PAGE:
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them “fine lines, and expressive of his own feelings amidst the wreck and desolation of his fortunes at Abbotsford.
HENRY LUTT RELL.
Another man of wit and fashion, and a pleasing versifier, was HENRY LUTTRELL (1770–1851), author of Advice to Julia: a Letter in Rhyme, 1820, and Crockford House, 1827. Mr Luttrell was a favourite in the circle of Holland House: “none of the talkers whom I meet in London society, said Rogers, “can slide in a brilliant thing with such readiness as he does. The writings of these witty and celebrated conversationists seldom do justice to their talents, but there are happy descriptive passages and touches of light satire in Luttrell's verses. Rogers used to quote an epigram made by his friend on the celebrated vocalist, Miss Tree:
On this tree when a nightingale settles and sings, The tree will return her as good as she brings.
The following are extracts from the Advice to Julia:
[London in Autumn.]
'Tis August. Rays of fiercer heat
[The November Fog of London.]
First, at the dawn of lingering day,
382 Thy dazzling lights and mimic thunders;
Let Carbon in thy train be seen,
HENRY GALLY KNIGHT.
Some Eastern tales in the manner and measure of Byron were written by an accomplished man of fortune, MR HENRY GALLY KNIGHT (1787–1846). The first of these, Ilderim, a Syrian Tale, was published in 1816. This was followed by Phrosyne, a Grecian Tale, and Alashtar, an Arabian Tale, 1817. Mr Knight also wrote a dramatic poem, Hannibal in Bithynia. Though evincing poetical taste and correctness in the delineation of Eastern mannersfor Mr Knight had travelled—these poems failed in exciting attention; and their author turned to the study of our mediaeval architecture. His Architectural Tour in Normandy, and Ecclesiastical Architecture of Italy from the Time of Constantine to the Fifteenth Century—the latter a splendidly illustrated work—are valuable additions to this branch of our historical literature.
CROW E-SAYERS-H E LEN MARIA WILLIAMS.
Several other minor poets of considerable merit at the beginning of this period, were read and admired by poetical students and critics, who have affectionately preserved their names, though the works they praised are now forgotten. “How little Crowe is known even to persons who are fond of poetry!’ exclaimed Samuel Rogers (Table Talk); and Wordsworth also mentions Crowe's excellent loco-descriptive poem, Lewesdon Hill, which went through three editions between 1788 and 1804. Its author, the REv. WILLIAM CRowe, was Public Orator in the university of Oxford. We subjoin one of the episodes in Lewesdon Hill, descriptive of the wreck of the Halsewell, East Indiaman, on the coast of England in 1786:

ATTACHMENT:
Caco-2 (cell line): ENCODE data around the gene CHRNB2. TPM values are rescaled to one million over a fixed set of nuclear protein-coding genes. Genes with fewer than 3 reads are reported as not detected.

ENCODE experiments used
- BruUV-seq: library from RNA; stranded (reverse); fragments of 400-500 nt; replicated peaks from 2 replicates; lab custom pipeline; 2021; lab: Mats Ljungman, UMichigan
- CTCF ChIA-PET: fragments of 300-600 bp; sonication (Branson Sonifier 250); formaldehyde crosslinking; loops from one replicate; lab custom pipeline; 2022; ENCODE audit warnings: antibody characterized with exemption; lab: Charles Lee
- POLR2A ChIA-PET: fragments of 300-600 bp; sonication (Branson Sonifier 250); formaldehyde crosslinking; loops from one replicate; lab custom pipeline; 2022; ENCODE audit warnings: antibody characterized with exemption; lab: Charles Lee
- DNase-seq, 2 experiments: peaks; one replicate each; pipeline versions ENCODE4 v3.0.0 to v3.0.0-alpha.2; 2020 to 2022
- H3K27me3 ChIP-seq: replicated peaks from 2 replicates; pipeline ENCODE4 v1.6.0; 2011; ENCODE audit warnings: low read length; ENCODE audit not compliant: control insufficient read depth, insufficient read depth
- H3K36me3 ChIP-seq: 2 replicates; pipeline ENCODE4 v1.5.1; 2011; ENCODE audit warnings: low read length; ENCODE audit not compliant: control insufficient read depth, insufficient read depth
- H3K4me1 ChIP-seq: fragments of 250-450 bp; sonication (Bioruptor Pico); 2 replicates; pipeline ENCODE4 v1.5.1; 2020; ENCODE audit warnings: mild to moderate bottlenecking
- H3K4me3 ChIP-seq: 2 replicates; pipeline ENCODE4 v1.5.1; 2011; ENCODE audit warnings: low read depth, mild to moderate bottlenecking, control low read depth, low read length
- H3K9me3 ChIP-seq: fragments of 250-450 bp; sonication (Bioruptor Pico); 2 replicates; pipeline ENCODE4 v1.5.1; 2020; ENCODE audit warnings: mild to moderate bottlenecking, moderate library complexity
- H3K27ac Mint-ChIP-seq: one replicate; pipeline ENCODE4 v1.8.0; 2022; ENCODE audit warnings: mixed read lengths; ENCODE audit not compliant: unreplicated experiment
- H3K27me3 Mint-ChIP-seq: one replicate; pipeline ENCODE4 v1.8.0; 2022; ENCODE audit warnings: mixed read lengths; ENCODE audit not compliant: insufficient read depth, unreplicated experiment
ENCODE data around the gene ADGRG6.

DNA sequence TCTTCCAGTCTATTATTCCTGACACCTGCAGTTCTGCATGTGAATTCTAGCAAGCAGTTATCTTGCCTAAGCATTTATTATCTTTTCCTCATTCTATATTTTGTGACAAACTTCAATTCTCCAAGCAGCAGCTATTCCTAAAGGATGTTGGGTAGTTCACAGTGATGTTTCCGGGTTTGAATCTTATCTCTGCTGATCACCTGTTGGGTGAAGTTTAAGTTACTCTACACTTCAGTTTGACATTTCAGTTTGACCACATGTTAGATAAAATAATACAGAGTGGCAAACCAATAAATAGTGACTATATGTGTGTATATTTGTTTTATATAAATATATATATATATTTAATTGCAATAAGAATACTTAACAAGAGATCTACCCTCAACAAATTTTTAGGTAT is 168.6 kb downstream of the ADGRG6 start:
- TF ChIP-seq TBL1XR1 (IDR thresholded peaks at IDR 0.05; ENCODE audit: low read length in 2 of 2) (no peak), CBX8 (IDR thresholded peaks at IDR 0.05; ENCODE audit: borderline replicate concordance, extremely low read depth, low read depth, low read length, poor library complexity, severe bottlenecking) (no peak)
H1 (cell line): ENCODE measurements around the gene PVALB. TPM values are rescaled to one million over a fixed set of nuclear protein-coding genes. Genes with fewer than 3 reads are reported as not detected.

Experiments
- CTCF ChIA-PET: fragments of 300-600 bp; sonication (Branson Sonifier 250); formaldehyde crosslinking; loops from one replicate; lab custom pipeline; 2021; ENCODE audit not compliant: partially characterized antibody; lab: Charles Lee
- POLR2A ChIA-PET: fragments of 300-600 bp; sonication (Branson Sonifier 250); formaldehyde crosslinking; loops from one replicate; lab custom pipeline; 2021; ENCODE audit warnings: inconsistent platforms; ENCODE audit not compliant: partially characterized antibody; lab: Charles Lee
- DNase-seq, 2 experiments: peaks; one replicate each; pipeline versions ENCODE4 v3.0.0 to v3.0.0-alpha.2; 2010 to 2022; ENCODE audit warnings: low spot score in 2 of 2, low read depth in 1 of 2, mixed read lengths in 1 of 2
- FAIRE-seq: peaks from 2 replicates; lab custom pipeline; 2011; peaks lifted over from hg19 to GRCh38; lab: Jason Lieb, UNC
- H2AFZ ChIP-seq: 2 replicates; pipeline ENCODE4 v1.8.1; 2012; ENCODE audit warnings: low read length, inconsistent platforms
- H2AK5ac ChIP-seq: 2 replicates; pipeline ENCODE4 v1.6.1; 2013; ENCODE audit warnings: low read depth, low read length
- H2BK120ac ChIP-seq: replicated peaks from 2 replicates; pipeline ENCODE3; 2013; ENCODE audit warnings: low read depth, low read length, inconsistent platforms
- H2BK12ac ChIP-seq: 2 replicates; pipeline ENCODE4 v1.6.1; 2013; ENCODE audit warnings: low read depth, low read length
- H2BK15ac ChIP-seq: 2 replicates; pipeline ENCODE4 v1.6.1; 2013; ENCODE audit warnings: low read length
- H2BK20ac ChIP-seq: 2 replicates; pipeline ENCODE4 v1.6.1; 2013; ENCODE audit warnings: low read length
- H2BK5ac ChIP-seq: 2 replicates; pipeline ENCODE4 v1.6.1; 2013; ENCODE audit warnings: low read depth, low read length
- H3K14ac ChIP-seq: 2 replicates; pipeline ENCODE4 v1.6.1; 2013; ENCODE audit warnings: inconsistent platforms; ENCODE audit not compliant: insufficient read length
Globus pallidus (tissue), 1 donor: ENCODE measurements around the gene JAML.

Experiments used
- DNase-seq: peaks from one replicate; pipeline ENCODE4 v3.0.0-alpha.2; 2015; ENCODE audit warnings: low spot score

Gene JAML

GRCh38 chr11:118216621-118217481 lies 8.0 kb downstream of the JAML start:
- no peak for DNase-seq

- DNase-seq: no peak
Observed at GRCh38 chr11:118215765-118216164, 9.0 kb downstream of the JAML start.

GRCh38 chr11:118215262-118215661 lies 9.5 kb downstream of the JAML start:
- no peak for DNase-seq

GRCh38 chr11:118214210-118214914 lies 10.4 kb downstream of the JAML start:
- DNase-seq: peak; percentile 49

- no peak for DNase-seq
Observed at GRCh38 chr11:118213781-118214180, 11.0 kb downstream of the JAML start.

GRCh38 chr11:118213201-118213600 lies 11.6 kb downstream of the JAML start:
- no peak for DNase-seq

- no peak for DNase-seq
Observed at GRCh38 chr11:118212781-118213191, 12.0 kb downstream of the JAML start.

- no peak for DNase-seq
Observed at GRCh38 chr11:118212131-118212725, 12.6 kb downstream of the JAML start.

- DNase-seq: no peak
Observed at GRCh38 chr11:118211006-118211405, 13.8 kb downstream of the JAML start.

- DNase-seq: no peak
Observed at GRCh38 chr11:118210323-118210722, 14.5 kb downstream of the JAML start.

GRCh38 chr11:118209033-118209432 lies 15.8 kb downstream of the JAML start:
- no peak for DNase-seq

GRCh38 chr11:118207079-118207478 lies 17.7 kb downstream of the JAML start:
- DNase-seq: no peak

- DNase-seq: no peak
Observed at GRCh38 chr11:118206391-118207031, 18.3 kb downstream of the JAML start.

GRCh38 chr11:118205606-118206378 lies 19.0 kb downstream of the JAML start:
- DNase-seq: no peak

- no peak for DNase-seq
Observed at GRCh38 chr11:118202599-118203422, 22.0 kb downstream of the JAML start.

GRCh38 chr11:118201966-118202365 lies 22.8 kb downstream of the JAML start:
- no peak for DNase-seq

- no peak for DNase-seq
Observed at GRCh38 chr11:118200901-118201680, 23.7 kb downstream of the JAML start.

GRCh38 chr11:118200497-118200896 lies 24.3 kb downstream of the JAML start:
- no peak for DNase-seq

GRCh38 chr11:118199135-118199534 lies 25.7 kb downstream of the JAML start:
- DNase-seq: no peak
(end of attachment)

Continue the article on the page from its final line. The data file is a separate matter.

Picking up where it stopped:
See how the sun, here clouded, afar off
Was lost, by Neptune's wild and foamy jaws
DR FRANK SAYERs of Norwich (1763–1817) has been specially commemorated by Southey, though even in 1826 the laureate admitted that Sayers was “out of date. The works of this amiable physician consisted of Dramatic Sketches of the Ancient Northern Mythology, 1790; Disquisitions, Metaphysical and Literary, 1793; Nuga Poeticae, 1803; £ 1805; &c. The works of Sayers were collected and republished, with an account of his life, by William Taylor of Norwich, in 1823.
HELEN MARIA WILLIAMs (1762–1827) was very early in life introduced to public notice by Dr Kippis, who recommended her first work, Edwin and Elfrida (1782). She went to reside in France, imbibed republican opinions, and was near suffering with the Girondists during the tyranny of Robespierre. She was a voluminous writer both in prose and verse, author of Letters from France, Travels in Switzerland, Narrative of Events in France, Correspondence of Louis XVI., with Observations, &c. In 1823 she collected and republished her poems. To one of the pieces in this edition, she subjoins the following note: “I commence the sonnets with that to Hope, from a predilection in its favour, for which I have a proudreason: it is that of Mr Wordsworth, who lately honoured me with his visits while at Paris, having repeated it to me from memory, after a lapse of many years.”
Sonnet to Hope.
0 ever skilled to wear the form we love!
LEIGH HUNT, a poet and essayist of the lively and descriptive, not the intense school, was born at Southgate, in Middlesex, October 19, 1784. His father was a West Indian; but being in Pennsylvania at the time of the American war, he espoused the British interest with so much warmth, that he had to leave the new world and seek a subsistence in the old. He took orders in the Church of England, and was some time tutor to the nephew of Lord Chandos, near Southgate. His son—who was named after his father's pupil, Mr Leigh—was educated at Christ's Hospital, where he continued till his fifteenth year. “I was then, he says, “first deputy Grecian; and had the honour of going out of the school in the same rank, at the same age, and for the same reason
as my friend Charles Lamb. The reason was, that I hesitated in my speech. It was understood that a Grecian was bound to deliver a public speech before he left school, and to go into the church afterwards; and as I could do neither of these things, a Grecian I could not be.” Leigh was then a poet, and his